Sacre’ Bleu! Broken Sub Contract Sinks U.S. And French Relations To Historic Low

Going down? That’s what subs do. And because of subs, relations between the U.S. and its oldest ally, France, have plummeted to the depths. France feels betrayed and has recalled its ambassador. Yikes! How did this long-standing alliance get torpedoed?

The story begins back in 2016 as Australia sought to replace its aging Collins-class, diesel-electric subs. Several bidders were in the competition for the contract which France, a major global weapons exporter, ultimately won over Germany and Japan. And this was quite the lucrative contract–90 billion (that’s billion with a “B”) Australian dollars. France’s majority state-owned Naval Group was selected to build twelve conventional diesel-electric subs for Australia, winning what has been dubbed “the contract of the century.”

While all that is interesting, note a conspicuous absence from the story. Uncle Sam is nowhere to be seen. Well, that is until mid-September 2021, some five years after the award of the sub contract to France. On the ides of September, the Australian government formally notified the French government it was cancelling the $90 billion contract. But wait, there’s more! To add insult to injury, in place of the cancelled contract was a new arrangement Australia had entered into with the U.S. and the U.K. to acquire nuclear-powered submarines.

In another blow to France, President Biden revealed last week that the U.S. was entering into a new security alliance with Australia and the U.K. which included the delivery of at least eight nuclear-powered subs to the Australian fleet. The alliance is an attempt to strengthen stability in the Indo-Pacific region where China has been expanding its military might and influence. France, of course, felt left out because it sees itself as a major power in that area because of its overseas territories there, such as French Polynesia, which give it an unrivaled strategic and military foothold compared to other European nations.

What’s a snubbed country country to do? Cancel the party the other countries’ representatives had been invited to, of course. French officials in Washington, D.C. promptly called off a Friday evening gala at their compound to celebrate the 240th anniversary of the Battle of the Capes. As we all clearly recall from U.S. History class (NOTE: sarcasm font in use), this battle was a decisive naval engagement during the American Revolution in which France played a major role.

Still fuming, France fanned the diplomatic crisis flames by recalling its ambassadors from both the U.S. (au revoir, Philippe Etienne!) and from Australia. French President Emanuel Macron ordered the recall so the two ambassadors could return to the home country (Viva la France!) for “consultation.” The withdrawal of the French ambassador from the U.S. marked the first time in the history of U.S./French relations that such a step has been taken.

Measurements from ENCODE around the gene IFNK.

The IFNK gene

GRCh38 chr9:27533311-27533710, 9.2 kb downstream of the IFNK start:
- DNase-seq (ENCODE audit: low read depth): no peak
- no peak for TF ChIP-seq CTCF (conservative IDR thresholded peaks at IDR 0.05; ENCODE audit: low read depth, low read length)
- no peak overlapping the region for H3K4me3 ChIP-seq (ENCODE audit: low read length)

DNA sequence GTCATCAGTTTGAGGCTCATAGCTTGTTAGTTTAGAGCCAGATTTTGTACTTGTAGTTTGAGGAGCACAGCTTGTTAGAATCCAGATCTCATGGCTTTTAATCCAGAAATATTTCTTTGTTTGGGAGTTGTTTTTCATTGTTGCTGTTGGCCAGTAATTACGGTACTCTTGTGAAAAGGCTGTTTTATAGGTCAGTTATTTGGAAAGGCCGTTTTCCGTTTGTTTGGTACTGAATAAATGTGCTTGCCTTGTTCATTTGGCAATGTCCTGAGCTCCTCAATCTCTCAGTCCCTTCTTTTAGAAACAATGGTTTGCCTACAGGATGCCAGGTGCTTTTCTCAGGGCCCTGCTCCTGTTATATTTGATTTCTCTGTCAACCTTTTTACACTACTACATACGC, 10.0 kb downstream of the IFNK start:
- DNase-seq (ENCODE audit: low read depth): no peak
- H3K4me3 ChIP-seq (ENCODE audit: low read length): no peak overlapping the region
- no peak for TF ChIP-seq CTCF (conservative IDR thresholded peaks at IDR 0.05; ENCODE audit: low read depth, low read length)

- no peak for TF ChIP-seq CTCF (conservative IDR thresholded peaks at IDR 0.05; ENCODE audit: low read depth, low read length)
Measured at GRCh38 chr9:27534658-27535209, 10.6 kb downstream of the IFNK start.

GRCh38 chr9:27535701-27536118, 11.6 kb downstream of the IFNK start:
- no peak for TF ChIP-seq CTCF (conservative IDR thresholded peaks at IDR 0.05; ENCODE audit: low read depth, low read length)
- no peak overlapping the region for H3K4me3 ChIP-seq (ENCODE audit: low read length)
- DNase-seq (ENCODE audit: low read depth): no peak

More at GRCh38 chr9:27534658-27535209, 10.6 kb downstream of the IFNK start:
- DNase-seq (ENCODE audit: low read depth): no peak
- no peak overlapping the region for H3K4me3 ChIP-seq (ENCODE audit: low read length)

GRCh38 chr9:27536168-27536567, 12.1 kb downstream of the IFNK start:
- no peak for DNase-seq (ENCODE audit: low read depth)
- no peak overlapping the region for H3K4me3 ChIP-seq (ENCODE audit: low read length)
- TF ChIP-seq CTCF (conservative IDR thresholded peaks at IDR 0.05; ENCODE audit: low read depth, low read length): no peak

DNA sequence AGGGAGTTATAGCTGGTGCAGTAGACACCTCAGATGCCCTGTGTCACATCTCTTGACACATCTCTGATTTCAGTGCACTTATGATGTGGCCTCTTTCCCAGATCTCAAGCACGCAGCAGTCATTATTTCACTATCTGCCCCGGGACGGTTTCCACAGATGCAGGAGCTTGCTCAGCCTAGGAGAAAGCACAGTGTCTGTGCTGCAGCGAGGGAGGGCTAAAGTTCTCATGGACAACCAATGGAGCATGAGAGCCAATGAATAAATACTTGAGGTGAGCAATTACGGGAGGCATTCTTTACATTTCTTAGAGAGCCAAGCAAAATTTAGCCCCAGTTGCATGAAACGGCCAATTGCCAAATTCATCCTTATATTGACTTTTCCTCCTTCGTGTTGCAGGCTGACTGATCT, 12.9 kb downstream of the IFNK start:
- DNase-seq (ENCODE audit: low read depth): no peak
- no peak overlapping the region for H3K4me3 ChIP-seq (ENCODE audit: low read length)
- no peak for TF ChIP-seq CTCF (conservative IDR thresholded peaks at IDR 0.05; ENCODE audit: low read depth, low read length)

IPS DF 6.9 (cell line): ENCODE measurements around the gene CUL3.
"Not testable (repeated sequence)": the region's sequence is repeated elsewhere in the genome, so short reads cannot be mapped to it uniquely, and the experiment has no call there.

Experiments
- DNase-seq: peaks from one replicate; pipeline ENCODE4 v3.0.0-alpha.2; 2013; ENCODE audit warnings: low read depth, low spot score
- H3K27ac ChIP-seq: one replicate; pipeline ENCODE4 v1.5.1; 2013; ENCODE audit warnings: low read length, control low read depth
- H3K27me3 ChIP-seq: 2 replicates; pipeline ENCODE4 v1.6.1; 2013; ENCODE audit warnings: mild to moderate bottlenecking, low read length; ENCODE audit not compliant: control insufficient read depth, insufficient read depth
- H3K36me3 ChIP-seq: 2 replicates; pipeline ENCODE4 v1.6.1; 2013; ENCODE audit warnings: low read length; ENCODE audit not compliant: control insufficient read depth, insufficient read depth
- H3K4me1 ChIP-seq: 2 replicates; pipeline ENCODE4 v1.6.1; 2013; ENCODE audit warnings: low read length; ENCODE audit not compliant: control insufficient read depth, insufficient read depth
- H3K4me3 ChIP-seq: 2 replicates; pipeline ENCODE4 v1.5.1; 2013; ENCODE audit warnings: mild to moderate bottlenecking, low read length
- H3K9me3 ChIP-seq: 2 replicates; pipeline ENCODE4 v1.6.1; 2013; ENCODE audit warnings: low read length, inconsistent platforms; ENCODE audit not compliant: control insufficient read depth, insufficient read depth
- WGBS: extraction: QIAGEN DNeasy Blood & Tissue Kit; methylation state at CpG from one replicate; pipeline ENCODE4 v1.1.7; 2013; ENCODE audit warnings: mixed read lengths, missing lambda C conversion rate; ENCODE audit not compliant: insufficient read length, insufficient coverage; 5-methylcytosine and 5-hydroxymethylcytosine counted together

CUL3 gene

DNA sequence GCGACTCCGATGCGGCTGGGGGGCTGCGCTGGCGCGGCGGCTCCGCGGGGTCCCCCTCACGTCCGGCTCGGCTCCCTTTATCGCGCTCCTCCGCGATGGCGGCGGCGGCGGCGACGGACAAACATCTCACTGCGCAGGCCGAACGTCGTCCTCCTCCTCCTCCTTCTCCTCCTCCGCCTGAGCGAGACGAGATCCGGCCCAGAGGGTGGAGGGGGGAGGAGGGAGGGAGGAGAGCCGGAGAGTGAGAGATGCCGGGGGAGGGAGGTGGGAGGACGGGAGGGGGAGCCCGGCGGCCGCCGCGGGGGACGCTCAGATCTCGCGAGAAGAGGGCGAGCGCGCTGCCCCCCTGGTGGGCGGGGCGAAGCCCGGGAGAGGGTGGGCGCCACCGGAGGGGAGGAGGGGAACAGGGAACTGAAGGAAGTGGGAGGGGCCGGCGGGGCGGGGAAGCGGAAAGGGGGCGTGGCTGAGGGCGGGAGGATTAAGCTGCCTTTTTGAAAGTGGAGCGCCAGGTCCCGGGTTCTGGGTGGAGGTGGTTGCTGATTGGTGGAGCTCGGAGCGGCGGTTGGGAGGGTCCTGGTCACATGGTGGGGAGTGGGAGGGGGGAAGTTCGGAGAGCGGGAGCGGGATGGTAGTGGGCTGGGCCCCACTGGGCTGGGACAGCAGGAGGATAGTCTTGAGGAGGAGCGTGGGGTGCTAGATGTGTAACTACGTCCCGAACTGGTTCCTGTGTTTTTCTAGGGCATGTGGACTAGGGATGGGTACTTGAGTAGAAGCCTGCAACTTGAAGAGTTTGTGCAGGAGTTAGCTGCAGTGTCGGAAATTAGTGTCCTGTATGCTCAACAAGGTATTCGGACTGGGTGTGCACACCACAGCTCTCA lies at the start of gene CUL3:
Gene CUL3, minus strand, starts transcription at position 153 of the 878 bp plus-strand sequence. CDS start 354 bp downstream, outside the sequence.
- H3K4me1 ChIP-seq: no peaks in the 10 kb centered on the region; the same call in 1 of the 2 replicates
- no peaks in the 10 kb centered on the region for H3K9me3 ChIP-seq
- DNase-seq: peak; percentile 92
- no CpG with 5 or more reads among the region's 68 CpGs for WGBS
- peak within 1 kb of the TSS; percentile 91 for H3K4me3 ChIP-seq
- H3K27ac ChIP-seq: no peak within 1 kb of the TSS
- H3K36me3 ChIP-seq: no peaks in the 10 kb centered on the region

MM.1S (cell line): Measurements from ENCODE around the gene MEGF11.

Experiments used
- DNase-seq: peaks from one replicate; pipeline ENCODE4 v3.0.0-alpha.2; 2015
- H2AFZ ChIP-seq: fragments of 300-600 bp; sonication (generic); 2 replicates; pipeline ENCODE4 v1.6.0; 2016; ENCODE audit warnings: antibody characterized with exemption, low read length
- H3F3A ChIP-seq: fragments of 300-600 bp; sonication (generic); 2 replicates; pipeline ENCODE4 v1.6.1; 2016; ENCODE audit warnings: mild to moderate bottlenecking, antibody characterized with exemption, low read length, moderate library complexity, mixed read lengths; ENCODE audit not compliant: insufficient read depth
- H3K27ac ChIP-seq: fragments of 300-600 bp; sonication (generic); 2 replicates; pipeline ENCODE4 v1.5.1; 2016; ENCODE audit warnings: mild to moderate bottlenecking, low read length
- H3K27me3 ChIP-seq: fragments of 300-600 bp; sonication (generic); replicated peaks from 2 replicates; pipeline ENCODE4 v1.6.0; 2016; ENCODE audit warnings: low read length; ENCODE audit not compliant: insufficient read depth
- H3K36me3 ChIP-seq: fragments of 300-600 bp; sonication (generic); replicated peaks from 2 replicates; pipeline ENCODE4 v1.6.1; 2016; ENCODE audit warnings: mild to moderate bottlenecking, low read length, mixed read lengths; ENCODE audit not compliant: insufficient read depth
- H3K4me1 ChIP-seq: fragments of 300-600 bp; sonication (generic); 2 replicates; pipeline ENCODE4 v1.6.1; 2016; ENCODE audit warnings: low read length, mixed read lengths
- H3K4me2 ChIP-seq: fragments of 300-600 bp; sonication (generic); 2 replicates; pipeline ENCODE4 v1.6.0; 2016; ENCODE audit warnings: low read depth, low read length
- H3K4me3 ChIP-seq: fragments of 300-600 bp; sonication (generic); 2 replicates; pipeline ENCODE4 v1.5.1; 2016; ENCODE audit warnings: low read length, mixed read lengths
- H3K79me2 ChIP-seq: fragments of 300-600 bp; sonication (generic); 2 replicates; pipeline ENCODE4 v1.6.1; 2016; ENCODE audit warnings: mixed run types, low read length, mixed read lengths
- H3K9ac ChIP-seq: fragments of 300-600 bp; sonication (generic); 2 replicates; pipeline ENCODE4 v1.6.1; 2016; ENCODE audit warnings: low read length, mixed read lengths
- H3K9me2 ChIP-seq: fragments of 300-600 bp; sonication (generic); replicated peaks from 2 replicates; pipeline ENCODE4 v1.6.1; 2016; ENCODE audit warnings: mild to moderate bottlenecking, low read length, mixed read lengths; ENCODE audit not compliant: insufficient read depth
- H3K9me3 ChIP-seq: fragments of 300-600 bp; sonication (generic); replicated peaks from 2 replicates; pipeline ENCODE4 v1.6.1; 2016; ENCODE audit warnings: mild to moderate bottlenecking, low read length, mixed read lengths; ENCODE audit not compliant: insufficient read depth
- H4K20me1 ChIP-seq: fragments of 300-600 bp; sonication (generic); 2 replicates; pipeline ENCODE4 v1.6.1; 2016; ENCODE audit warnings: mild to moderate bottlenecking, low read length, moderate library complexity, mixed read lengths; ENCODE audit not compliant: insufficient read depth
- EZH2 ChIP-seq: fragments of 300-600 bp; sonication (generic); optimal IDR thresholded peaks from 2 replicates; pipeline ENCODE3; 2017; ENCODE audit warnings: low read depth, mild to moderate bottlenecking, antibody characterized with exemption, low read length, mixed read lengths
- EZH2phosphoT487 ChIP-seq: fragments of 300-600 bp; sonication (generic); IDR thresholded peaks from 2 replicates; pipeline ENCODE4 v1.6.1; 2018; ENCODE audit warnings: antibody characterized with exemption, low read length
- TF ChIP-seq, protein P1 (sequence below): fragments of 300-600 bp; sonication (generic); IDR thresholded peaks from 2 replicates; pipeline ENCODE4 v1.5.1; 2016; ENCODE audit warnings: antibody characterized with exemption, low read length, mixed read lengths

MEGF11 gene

And, of course, there’s always name-calling to be done when someone’s angry. The French foreign minister, Jean-Yves Le Drian, has characterized the actions President Biden has taken in this situation as something Trump would do. Ouch! Likening Biden to Trump? Egad!

So why, five years after entering into a contract with France, did Australia suddenly ditch the French and take up with the Americans and Brits causing all this diplomatic disgruntlement? The contract cancellation will cost Australia $1.7 billion (that’s billion with a “B”), so one would assume that they have a pretty good reason for taking this step.

According to Australian Prime Minister Scott Morrison, the move was necessitated by the deteriorating strategic environment in the Indo-Pacific region, an area where China’s massive military buildup has increased in pace in recent years. Morrison concluded the capability of the conventional subs France was contracted to deliver would not meet Australia’s strategic needs; nuclear-powered subs were required instead to counter Chinese nuclear-powered vessels. I’m no military expert, but it seems common sense that you fight fire with fire. Morrison stressed he had to make the decision which was in the best interest of his country’s security.

While the French feel betrayed by this contract cancellation, the manner in which Australia went about it has also stirred anger. Apparently Australia was in secret talks for at least 18 months with the U.S. and the U.K. about a such a step. So much for French intelligence. But, in their defense, they were probably monitoring the Chinese, a perceived enemy, rather than their allies. Morrison has brushed off claims of the French being caught off guard by this news. He states he told French President Emanuel Macron in June about “very real issues about whether a conventional submarine capability” would address Australia’s strategic security needs. Just my two cents, but June was three months ago, and secret talks went on for over 18 months. What about the other 15 or so months?